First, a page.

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S Package Survivor: 1983 Honda Civic

When gas mileage was king but the Big 3 were still cranking seriously heavy iron, Honda surveyed the situation and gave the people a reason to enjoy being thrifty: the 1983 Honda Civic “S” package, like this example seen here. Although the sheer horsepower number may seem laughable, the ability to drive the wheels off of this blacked-out hatchback quickly put naysayers in their place. This original Civic S here on eBay is a seemingly rust-free survivor, and bidding is just over $1K with no reserve. 

S package Civics received a few special treatments, most notably the S badges on the grill and rear hatch (thankfully, not lost here after a previous owner performed a repaint) and firmer suspension underneath. Slightly upsized rubber was incorporated, along with a red pinstripe inserted into the bumper line and lower beltline trim. The wheels were unique to S cars as well, incorporating a tasty bit of dish on the 13 inch rollers. This one appears to have all those upgrades preserved, although there’s no telling if the suspension has been updated.

The interior looks quite nice, with red inserts in the factory bucket seats and Honda’s trademark buttery-smooth manual gearbox. The floormats are from a later model, and while I appreciate the attempt at keeping it OEM, I’d source a period-correct set of OEM carpets. The seller claims this car has been well-maintained, and the only reason for the sale is an attempted downsizing due to a pending relocation. There’s over 230,000 miles on this car, so the repaint likely helped correct years of dings and cosmetic damage – but it’d be nice to know what maintenance was performed in that time as well.

Original books and manuals are always a good sign that a car has had loving owners along the way, and this Civic S seems to check all of the boxes for being a fun classic to own on the cheap. Parts are affordable, though it is getting harder to find good, clean sheetmetal as these cars have disappeared from American roads with the exception of places like the Pacific Northwest. Check to see if the timing belt has been replaced and if the carb’s been rebuilt, then go from there with forming a reasonable purchase price.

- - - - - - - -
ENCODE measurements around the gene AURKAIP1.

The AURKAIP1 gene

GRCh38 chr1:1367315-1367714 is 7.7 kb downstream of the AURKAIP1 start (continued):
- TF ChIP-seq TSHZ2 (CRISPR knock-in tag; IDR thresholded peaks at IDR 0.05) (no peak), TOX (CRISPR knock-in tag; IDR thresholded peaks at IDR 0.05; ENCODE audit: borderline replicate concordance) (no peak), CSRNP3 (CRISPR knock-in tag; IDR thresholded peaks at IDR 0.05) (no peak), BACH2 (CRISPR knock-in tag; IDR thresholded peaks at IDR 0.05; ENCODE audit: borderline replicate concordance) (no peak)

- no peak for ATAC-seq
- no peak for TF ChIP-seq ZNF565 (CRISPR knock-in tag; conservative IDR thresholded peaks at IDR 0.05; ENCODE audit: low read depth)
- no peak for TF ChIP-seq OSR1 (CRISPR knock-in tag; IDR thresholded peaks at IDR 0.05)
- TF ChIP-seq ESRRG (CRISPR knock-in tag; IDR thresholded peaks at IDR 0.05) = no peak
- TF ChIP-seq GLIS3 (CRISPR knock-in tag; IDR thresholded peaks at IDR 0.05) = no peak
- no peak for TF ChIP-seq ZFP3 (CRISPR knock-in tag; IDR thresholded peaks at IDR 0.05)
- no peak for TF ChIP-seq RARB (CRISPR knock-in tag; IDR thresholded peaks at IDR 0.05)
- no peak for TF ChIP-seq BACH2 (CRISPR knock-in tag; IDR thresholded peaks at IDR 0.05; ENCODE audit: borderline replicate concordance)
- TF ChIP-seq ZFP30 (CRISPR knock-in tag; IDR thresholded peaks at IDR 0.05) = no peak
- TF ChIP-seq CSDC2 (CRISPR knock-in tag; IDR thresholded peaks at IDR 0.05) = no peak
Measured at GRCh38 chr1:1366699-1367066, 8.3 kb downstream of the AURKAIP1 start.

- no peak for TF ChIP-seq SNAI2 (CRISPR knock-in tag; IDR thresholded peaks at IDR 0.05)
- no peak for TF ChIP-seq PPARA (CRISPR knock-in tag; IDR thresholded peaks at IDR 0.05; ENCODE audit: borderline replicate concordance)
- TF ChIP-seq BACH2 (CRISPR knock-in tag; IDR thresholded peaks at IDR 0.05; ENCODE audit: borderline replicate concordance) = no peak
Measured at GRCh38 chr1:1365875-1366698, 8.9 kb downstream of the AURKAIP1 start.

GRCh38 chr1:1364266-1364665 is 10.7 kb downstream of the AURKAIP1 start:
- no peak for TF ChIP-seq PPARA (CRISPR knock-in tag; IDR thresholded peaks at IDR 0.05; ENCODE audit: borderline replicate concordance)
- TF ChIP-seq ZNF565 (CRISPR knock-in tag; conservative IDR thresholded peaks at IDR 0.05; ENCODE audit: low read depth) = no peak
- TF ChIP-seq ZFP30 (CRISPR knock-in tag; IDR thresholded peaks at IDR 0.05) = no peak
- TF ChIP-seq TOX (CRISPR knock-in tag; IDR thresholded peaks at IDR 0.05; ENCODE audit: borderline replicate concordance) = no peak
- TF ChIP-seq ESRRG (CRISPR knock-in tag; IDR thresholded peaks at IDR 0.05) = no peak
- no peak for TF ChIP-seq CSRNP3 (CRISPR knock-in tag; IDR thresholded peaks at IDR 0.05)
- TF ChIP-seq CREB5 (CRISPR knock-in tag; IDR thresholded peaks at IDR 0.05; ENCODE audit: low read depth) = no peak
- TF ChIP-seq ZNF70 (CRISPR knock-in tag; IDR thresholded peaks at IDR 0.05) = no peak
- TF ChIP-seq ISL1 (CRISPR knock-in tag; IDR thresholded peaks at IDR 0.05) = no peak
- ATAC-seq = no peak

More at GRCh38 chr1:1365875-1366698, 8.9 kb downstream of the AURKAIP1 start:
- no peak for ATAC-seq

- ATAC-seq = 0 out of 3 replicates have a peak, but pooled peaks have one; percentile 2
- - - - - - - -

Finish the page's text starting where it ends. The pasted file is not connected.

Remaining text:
Comments

  1. Scotty Gilbertson Staff

    Wow, that’s a great find, Jeff! I haven’t been so tempted since.. well, since yesterday.. I need help. This is a rare car and no reserve?

  2. Rich

    Why does a1983 car have a 1982 owner’s manual?

    Like 1
    • Adam T45 Staff

      Rich, that may be dependent on what month the car was built. If it was built in the last few months of 1982, for registration purposes it may have been classed as an 83 model. However, Honda would’ve classed it as an 82 and in that case it would receive an 82 Owner’s Manual.

  3. RoughDiamond

    Love the car, but never buy a vehicle with a trailer hitch. Should bring good money though.

    • Beatnik Bedouin

      Interesting comment, RD. Both my ’64 Buick Wildcat and ’84 Ford Sierra wagon had trailer hitches installed by the dealer before delivery to their original owners and I have had no issues with either. The previous owner of the wagon used to tow a travel trailer (caravan in these parts) or his wife’s boat around the South Island of NZ.

      I’d be probably more concerned knowing if the Honda has structural rust issues or rust repairs in the floorpan and/or rocker panels. In this country, these Civics were serious rusters, along with everything else that was locally assembled in those halcyon days of the 1980s.

      Other than that, these ’80s Civics offer great reliability and fuel economy, along with a reasonable degree of comfort and practicality. I can see why you’d be tempted, Scotty.

  4. Mr. TKD

    Now there’s a remnant of my high school years. I bet it will still work wonders with a gallon of petrol.